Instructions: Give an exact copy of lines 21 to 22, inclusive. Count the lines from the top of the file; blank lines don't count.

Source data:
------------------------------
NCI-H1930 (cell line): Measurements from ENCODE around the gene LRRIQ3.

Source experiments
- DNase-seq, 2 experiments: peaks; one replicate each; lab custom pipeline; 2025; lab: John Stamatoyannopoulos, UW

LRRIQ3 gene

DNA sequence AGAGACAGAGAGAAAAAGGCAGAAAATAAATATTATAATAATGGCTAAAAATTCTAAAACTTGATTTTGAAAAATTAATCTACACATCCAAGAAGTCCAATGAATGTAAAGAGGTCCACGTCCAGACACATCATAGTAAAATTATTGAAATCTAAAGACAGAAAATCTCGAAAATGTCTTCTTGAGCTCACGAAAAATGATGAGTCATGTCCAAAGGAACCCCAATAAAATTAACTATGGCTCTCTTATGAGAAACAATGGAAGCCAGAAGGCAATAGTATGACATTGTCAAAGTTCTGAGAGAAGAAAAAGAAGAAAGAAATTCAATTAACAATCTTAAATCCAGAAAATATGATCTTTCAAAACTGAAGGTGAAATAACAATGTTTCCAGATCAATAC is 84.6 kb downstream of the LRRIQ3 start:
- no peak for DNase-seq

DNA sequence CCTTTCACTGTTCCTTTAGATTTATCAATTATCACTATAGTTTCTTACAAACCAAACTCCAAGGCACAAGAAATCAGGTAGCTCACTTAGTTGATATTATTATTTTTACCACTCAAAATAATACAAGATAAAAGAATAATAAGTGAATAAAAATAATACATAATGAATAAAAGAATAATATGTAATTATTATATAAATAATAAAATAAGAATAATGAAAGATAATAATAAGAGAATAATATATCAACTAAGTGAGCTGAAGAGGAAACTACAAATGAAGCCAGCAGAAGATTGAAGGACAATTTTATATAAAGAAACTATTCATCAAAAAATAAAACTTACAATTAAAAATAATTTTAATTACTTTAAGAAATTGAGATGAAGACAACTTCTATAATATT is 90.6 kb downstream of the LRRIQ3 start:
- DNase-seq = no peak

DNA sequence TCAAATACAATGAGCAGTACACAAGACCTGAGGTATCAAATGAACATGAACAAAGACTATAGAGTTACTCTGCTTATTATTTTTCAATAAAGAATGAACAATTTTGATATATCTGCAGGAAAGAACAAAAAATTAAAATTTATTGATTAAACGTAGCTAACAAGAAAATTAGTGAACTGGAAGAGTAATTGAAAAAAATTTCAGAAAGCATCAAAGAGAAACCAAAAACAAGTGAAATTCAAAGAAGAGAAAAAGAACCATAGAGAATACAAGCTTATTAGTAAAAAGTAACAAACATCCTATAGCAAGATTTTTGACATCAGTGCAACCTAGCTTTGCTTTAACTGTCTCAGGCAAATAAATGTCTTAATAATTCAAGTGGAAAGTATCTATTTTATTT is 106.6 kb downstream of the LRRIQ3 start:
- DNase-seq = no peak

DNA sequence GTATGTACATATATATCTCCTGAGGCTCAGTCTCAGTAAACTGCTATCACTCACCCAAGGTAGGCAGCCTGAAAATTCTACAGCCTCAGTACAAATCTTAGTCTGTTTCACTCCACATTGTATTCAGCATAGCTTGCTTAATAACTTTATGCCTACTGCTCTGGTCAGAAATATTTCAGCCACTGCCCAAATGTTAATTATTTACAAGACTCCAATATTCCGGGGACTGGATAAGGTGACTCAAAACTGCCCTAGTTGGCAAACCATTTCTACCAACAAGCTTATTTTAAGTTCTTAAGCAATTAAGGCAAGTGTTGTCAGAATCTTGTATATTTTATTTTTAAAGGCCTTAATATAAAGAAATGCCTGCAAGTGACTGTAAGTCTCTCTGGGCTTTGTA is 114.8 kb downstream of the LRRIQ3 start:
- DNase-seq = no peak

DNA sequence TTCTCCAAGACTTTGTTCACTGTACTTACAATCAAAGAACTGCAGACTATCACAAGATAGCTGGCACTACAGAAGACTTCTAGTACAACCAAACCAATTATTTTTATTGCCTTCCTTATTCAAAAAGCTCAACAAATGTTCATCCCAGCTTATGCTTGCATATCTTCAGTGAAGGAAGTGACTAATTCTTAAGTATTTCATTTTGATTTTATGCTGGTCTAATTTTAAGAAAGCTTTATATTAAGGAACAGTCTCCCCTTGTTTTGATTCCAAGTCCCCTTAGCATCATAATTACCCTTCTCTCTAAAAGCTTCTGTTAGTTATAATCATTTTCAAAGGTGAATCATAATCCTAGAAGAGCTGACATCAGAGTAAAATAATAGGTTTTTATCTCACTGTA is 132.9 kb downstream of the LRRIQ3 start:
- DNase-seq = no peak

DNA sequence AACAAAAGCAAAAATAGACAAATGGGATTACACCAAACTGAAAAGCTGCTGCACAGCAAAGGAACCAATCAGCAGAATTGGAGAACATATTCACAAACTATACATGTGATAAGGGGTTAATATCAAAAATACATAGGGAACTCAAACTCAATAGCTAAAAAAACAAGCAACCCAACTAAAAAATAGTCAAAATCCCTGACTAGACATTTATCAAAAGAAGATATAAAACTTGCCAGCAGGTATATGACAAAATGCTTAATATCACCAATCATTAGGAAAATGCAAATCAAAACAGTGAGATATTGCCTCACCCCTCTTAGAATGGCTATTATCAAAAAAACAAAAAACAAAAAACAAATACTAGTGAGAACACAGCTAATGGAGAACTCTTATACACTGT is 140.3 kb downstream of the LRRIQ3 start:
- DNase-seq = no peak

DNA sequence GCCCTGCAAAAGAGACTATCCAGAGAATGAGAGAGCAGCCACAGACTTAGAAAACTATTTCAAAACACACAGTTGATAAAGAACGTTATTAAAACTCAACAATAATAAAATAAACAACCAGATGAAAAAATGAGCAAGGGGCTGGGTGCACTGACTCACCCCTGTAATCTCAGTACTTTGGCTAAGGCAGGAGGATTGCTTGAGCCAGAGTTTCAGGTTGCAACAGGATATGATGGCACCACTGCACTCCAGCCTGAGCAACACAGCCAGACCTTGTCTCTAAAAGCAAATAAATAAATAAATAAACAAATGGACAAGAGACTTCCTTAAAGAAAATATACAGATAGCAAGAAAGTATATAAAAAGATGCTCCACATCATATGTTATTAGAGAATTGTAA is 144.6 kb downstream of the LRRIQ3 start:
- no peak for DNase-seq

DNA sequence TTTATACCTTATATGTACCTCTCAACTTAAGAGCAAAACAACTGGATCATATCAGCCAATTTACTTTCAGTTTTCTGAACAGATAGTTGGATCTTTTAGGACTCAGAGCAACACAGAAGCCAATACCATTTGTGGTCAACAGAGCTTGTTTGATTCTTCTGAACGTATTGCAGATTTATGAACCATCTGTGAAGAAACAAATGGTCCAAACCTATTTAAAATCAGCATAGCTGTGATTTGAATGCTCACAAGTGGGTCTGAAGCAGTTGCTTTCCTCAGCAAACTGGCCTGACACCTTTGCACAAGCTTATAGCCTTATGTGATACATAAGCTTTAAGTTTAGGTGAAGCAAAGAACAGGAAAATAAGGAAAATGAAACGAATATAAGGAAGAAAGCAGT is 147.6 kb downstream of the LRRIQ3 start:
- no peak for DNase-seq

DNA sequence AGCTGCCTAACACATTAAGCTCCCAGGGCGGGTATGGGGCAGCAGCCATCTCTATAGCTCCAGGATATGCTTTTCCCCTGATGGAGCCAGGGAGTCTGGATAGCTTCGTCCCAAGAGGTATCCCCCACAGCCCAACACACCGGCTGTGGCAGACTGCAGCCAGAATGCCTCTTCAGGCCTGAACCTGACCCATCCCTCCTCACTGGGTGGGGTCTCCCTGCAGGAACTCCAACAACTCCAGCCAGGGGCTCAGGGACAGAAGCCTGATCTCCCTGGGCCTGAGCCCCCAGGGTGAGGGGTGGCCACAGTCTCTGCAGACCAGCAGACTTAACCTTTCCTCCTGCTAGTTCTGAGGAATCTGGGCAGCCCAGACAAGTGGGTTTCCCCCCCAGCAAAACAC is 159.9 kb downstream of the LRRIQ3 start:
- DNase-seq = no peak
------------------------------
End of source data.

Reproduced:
DNA sequence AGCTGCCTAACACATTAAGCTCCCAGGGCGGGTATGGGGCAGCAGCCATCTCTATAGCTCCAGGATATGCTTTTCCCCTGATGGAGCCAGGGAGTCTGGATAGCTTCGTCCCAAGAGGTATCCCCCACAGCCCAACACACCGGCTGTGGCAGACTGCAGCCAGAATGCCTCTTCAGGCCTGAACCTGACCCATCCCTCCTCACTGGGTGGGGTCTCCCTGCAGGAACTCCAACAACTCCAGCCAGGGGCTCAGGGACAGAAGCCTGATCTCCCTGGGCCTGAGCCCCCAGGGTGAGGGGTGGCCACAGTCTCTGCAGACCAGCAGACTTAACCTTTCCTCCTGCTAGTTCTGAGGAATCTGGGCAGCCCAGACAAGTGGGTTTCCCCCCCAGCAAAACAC is 159.9 kb downstream of the LRRIQ3 start:
- DNase-seq = no peak